Group hints new ballpark could work in S. Boston
by Steve Marantz
(c) 2000 The Boston Herald
Friday, October 13, 2000
Just three years after telling the Patriots to take a hike, a South Boston citizens' group says it might be willing to invite the Red Sox to build a new home on the waterfront.
As uncertainty grows over the viability of the Fenway for a proposed new stadium, the Lower End Political Action Committee has decided a waterfront baseball facility could be the lesser evil of several development scenarios - but only if vehicular traffic is minimized with adequate public transportation.
``There's going to be buildings built there,'' said Brian Mahoney, head of LEPAC. ``The question is, do we want an office tower that's used 12 months a year, or a baseball park that's used six months?
``People assume we are opposed to a baseball park because we opposed the football plan, but that's not true. No one in the community has been asked. We never said no (to a baseball park).''
About 50 members of the group, which represents the South Boston neighborhood nearest the waterfront development, met Wednesday night, Mahoney said, and indicated their willingness to discuss a baseball park.
The discussion took place as the Red Sox' ability to finance a $665 million stadium in the Fenway appears in doubt, and the club is up for sale. A waterfront site, such as the vacant parcels owned by developer Frank McCourt, would be a cheaper site on which to build a stadium, Mahoney suggests. But the neighborhood would insist rigorous traffic-management conditions be met.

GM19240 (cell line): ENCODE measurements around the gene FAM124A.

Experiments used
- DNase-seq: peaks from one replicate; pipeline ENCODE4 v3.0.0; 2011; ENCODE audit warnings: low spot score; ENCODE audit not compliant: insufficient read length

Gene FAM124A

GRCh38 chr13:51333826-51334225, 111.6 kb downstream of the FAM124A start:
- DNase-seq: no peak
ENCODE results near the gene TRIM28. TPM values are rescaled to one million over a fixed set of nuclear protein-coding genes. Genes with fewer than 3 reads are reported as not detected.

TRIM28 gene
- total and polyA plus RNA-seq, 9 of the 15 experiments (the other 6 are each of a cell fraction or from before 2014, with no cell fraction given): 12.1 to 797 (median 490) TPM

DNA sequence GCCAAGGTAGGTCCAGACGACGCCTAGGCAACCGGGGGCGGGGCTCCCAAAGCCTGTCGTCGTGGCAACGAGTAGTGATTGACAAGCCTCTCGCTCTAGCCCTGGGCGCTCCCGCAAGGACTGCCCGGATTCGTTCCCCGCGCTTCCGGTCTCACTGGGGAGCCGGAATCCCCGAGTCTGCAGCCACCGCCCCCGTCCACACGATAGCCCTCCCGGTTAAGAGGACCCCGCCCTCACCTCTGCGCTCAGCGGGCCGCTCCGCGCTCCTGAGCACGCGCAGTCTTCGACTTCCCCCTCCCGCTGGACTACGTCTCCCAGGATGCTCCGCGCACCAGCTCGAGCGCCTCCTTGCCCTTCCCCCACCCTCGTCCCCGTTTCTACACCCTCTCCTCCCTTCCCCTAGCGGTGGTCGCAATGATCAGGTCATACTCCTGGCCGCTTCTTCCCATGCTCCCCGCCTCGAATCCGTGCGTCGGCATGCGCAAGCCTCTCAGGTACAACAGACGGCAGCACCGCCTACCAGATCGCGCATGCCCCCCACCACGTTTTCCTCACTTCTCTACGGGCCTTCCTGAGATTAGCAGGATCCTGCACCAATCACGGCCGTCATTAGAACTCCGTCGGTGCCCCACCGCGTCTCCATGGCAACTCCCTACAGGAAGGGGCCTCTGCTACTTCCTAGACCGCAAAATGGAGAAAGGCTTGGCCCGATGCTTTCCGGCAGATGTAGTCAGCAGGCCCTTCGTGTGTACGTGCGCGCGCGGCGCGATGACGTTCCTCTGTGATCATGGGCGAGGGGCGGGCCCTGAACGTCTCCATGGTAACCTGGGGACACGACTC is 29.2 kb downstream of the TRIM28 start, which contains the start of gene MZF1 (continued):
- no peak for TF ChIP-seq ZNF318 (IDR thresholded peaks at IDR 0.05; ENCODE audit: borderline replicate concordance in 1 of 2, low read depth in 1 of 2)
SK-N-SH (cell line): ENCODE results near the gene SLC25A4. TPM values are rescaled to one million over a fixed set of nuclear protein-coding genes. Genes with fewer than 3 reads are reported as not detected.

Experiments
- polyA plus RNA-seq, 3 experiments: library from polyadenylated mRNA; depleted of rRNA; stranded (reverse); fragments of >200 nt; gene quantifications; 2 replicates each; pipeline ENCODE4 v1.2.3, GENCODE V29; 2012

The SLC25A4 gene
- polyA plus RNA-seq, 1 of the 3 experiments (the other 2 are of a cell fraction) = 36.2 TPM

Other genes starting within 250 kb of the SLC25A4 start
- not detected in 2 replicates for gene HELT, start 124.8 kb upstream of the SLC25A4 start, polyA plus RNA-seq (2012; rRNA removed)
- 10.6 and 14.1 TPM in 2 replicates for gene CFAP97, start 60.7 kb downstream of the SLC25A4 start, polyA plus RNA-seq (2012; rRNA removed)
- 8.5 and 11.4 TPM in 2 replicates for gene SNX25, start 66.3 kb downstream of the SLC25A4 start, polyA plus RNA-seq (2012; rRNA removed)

``A parking-free stadium would be the ideal,'' Mahoney said. ``It would have to have as much or more public transportation than the Fenway has.''
Other South Boston citizen groups, and the neighborhood's elected officials, are less open or decisively opposed to a waterfront baseball stadium.
``We would be interested in hearing the idea out fully . . . but frankly, I think the neighborhood would be more interested in having public parks before a private park,'' said Jon Seward, spokeman for Seaport Alliance for a Neighborhood Design.
``Larger issues need to be discussed. Why isn't there more residential housing, parks and open space?''
Said Gerard Vierbickas, president of South Boston Residents' Group: ``It's more than a bad idea - it would be disastrous. If you were looking for a sure-fire way to have gridlock, that would be it.''
State Sen. Stephen F. Lynch said yesterday he opposes a waterfront park, and is upset that the Fenway plan passed by the Legislature has not been acted upon by Mayor Thomas M. Menino and the City Council.
City Council President James M. Kelly, who represents South Boston, said conversations with residents have convinced him the ballpark traffic problem is ``insurmountable.''
However, the Boston Redevelopment Authority released an assessment of the McCourt parcels yesterday, which indicated that traffic could be contained relatively close to the site - but said a ballpark is not the ``best use.''
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